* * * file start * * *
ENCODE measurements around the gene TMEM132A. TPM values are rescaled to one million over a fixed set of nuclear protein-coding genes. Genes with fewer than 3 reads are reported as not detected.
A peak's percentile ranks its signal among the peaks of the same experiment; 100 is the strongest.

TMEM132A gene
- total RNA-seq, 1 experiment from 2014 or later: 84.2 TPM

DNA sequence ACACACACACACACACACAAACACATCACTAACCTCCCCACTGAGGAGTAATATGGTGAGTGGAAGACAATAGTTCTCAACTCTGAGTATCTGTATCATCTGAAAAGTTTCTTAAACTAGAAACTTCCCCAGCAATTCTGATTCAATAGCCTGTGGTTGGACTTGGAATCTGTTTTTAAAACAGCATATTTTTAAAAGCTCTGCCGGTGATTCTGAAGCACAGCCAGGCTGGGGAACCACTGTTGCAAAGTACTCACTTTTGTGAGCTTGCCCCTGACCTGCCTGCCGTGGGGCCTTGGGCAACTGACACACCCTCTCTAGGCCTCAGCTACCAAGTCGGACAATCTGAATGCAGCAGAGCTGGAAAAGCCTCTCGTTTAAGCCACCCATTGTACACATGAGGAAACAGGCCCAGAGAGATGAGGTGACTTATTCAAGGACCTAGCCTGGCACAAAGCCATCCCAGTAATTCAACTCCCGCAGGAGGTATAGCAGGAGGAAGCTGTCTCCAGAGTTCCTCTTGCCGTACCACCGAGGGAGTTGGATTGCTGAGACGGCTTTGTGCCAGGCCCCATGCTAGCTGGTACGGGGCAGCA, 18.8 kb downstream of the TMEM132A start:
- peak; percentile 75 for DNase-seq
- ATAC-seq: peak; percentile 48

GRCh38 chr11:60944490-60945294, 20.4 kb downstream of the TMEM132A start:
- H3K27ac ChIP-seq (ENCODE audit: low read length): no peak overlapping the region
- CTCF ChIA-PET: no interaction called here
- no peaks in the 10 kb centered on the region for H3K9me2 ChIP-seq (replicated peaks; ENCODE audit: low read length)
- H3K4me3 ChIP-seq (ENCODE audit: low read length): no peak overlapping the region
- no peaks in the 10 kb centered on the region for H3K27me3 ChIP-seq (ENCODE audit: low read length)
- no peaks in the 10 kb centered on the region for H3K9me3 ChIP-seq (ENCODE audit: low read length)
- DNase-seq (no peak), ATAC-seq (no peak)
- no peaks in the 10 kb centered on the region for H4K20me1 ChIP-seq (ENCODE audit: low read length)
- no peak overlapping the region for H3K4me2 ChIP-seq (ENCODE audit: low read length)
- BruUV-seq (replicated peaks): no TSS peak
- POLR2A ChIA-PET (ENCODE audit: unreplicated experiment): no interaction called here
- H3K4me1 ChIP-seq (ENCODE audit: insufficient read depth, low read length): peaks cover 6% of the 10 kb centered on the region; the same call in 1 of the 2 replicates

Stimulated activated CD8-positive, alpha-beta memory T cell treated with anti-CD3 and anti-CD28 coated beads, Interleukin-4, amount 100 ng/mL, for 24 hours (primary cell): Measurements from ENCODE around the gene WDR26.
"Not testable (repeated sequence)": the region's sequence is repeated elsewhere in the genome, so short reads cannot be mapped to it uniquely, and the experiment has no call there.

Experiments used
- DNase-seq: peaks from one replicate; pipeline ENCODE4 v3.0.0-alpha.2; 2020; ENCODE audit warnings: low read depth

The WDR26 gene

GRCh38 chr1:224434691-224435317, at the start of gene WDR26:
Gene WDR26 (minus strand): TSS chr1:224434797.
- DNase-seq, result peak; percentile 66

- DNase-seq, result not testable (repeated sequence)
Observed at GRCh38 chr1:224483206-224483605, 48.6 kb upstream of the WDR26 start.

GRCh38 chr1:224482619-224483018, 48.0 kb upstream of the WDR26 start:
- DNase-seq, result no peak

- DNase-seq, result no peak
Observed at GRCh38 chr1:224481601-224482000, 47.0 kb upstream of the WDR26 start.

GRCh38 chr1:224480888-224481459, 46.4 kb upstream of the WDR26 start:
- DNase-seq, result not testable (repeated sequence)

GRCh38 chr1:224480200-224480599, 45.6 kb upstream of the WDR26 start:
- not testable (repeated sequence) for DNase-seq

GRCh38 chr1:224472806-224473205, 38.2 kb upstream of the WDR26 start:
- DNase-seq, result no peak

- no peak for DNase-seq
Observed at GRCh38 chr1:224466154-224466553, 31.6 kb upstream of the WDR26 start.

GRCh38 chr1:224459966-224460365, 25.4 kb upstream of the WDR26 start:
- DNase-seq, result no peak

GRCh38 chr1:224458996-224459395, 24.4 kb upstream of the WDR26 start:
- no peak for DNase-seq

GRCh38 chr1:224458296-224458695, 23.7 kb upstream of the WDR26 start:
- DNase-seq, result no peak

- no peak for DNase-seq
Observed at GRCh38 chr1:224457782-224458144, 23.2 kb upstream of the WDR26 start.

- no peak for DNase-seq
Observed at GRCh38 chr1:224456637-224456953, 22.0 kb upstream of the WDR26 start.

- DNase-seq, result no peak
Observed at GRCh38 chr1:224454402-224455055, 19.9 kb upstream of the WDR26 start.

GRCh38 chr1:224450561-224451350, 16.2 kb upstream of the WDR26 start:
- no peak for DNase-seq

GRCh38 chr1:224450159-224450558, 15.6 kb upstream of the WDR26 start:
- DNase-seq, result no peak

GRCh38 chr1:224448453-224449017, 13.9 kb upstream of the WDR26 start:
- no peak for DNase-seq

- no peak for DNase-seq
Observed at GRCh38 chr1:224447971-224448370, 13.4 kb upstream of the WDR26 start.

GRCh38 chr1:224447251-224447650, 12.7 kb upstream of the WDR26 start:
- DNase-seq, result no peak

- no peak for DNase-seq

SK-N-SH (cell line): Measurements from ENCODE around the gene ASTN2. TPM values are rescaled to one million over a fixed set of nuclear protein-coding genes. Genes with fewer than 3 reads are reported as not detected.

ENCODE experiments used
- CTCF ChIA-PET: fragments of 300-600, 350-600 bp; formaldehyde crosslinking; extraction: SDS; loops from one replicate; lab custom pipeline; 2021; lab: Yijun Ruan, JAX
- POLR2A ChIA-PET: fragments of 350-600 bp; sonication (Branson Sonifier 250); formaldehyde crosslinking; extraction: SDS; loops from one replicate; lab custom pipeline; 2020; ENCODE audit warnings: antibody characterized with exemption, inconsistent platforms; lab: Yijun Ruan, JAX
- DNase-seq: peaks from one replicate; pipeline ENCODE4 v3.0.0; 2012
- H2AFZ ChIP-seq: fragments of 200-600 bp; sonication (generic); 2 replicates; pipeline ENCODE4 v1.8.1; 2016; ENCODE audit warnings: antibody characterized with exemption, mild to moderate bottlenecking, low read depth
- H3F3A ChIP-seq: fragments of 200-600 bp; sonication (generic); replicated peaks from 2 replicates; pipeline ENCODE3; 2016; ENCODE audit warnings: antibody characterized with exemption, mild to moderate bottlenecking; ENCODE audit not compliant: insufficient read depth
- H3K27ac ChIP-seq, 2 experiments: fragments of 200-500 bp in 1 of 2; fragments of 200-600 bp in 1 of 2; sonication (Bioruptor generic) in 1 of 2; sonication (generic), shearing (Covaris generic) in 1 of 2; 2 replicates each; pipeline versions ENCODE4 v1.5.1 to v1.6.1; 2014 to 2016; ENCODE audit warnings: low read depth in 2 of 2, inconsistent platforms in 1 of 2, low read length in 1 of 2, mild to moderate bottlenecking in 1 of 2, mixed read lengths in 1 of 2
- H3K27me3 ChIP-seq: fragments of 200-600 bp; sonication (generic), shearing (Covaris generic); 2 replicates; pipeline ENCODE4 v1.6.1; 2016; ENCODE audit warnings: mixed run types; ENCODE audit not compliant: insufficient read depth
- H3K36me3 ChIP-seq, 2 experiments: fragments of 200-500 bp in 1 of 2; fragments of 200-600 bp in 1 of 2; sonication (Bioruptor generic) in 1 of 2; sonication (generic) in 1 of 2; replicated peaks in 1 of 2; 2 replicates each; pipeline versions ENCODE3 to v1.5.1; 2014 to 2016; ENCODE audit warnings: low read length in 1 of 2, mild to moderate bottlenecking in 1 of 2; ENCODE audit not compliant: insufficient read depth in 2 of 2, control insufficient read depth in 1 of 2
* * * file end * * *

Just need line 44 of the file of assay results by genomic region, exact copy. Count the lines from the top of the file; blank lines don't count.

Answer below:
- DNase-seq, result no peak